Lead is readily taken up from soil by plants.51,52
Soil and air pollution influences herb lead content.53
It is possible that excess lead found in some herbs may, in part, be due to herbs grown in less-regulated countries, such as China and India, which are major exporters of raw plant products for the supplement industry.54
Alternatively, uncontaminated herbs could acquire lead during manufacturing due to contaminated water, equipment, pipes, or storage.19
Saper et al. found US-manufactured Ayurvedic supplements contained a median lead content of 7.5 mcg/g compared to 11.0 mcg/g for Indian-manufactured supplements,25
demonstrating that choosing only US-manufactured supplements may decrease, but not assure a lead-free supplement, suggesting the problem is likely due to multiple factors.
The study does not allow determination of causality, many variables were self-reported, and the use of some herbal supplements was low, which consequently limited our power to detect associations among specific herbal supplements, particularly among men who infrequently used some herbs showing the strongest associations among women. Differences in use of “Ayurvedic/TCM” and “Other” herbs could be because of higher use among women for menstrual and menopausal symptoms.55
Unfortunately, we lacked information on frequency and total duration of supplement use. This information and additional information on occupational and non-occupational lead exposures, such as urban living, home renovations, and hobbies, would be of interest for future studies. In this study, we restricted our examination of herbal supplements to those that had previously been reported to contain high levels of lead. However, not all supplements have been analyzed for lead content, and it is possible that some with excess lead are missing from our study. Some forms of herbs may have been missed as participants were queried about “dietary supplement” use and may not have reported herbs purchased as raw herb mixtures, whole herbs, or teas, which are not labeled as dietary supplements and may be regarded as traditional foods or medicine.
We lacked sufficient information to assess supplements according to source and lacked power to assess them according to different brands, which is of interest for future studies, as the quality of a supplement may vary according to herb source and manufacturer. Finally, the NHANES is conducted only in English and Spanish and may not represent recent immigrants from other countries living in the US, who may be disproportionably affected both by higher lead levels56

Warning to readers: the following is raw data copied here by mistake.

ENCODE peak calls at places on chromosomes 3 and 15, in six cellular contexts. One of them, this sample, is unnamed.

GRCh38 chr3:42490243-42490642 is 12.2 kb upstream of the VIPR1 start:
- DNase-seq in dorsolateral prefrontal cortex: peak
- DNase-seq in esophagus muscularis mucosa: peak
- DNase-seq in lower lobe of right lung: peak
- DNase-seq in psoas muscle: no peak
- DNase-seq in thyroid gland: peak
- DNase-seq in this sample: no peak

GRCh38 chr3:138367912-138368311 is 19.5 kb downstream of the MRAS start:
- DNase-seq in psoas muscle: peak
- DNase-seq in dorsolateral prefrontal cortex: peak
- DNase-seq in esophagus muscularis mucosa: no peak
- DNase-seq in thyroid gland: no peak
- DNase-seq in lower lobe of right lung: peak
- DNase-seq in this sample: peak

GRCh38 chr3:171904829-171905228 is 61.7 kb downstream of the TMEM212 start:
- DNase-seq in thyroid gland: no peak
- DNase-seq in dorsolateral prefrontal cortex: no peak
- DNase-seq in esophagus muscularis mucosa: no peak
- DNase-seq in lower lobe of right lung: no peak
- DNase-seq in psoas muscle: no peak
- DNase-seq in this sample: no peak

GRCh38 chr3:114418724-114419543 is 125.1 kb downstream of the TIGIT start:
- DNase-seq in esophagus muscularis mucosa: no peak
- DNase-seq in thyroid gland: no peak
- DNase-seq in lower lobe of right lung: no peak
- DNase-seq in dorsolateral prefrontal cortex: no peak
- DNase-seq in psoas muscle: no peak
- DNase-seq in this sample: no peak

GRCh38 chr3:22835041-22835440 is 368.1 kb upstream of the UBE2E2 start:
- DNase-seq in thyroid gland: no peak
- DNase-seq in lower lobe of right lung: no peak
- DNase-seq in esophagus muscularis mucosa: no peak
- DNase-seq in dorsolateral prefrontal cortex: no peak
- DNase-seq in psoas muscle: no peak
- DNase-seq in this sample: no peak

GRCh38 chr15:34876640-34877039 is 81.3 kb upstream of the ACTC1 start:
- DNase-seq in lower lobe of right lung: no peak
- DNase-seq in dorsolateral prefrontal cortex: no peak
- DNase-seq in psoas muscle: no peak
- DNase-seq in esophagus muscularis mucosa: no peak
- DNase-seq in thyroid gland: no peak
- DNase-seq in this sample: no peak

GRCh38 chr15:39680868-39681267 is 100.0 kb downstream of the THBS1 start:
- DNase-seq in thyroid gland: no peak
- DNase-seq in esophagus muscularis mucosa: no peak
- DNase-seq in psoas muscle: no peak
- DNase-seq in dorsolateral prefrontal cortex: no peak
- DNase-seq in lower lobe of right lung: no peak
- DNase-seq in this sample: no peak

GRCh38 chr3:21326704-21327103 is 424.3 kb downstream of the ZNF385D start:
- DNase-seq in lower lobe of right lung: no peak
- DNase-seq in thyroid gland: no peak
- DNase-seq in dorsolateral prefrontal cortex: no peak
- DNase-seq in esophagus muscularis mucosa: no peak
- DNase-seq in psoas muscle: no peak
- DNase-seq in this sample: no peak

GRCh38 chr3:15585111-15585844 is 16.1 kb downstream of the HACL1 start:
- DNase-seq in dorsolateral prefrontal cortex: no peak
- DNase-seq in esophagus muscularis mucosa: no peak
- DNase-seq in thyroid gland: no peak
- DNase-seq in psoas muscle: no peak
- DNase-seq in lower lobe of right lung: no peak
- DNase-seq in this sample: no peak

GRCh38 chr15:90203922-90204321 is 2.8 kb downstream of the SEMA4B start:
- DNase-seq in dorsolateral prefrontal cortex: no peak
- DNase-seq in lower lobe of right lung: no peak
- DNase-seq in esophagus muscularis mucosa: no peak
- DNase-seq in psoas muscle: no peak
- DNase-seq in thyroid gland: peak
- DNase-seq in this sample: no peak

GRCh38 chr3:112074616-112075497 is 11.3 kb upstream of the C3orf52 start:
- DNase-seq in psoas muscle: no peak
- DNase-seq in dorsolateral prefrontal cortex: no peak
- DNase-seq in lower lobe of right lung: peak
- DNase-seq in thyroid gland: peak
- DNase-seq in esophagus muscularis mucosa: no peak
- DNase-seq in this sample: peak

and by lead poisonings due to use of folk herbal remedies.57
Our observations suggest that among women, including women of reproductive age, specific herbal supplement use is a significant contributor to circulating lead. At present, there are limited data supporting the clinical efficacy of herbal supplements included in this study.58–62
Unless health benefits can be clearly demonstrated by well-designed, well-executed studies, our findings suggest that the potential for harm from use of some herbal supplements may exceed the benefit. Unfortunately, US consumers are often misinformed about the regulation, safety, and effectiveness of dietary supplements.63
Moreover, 37% of physicians surveyed across the US were unaware that supplements do not require FDA pre-market approval for safety and efficacy,64
indicating increased training and CME on this topic are needed. It is hoped that the FDA’s current good manufacturing practices (CGMPs), which by 2010 require all manufacturers to evaluate supplement identity, purity, strength, and composition, will lead to safer supplements. However, CGMPs are based primarily on industry self-regulation and do not address premarket proof of safety or efficacy. Furthermore, without increased resources, the FDA is unlikely to have the capacity to widely inspect or enforce these rules.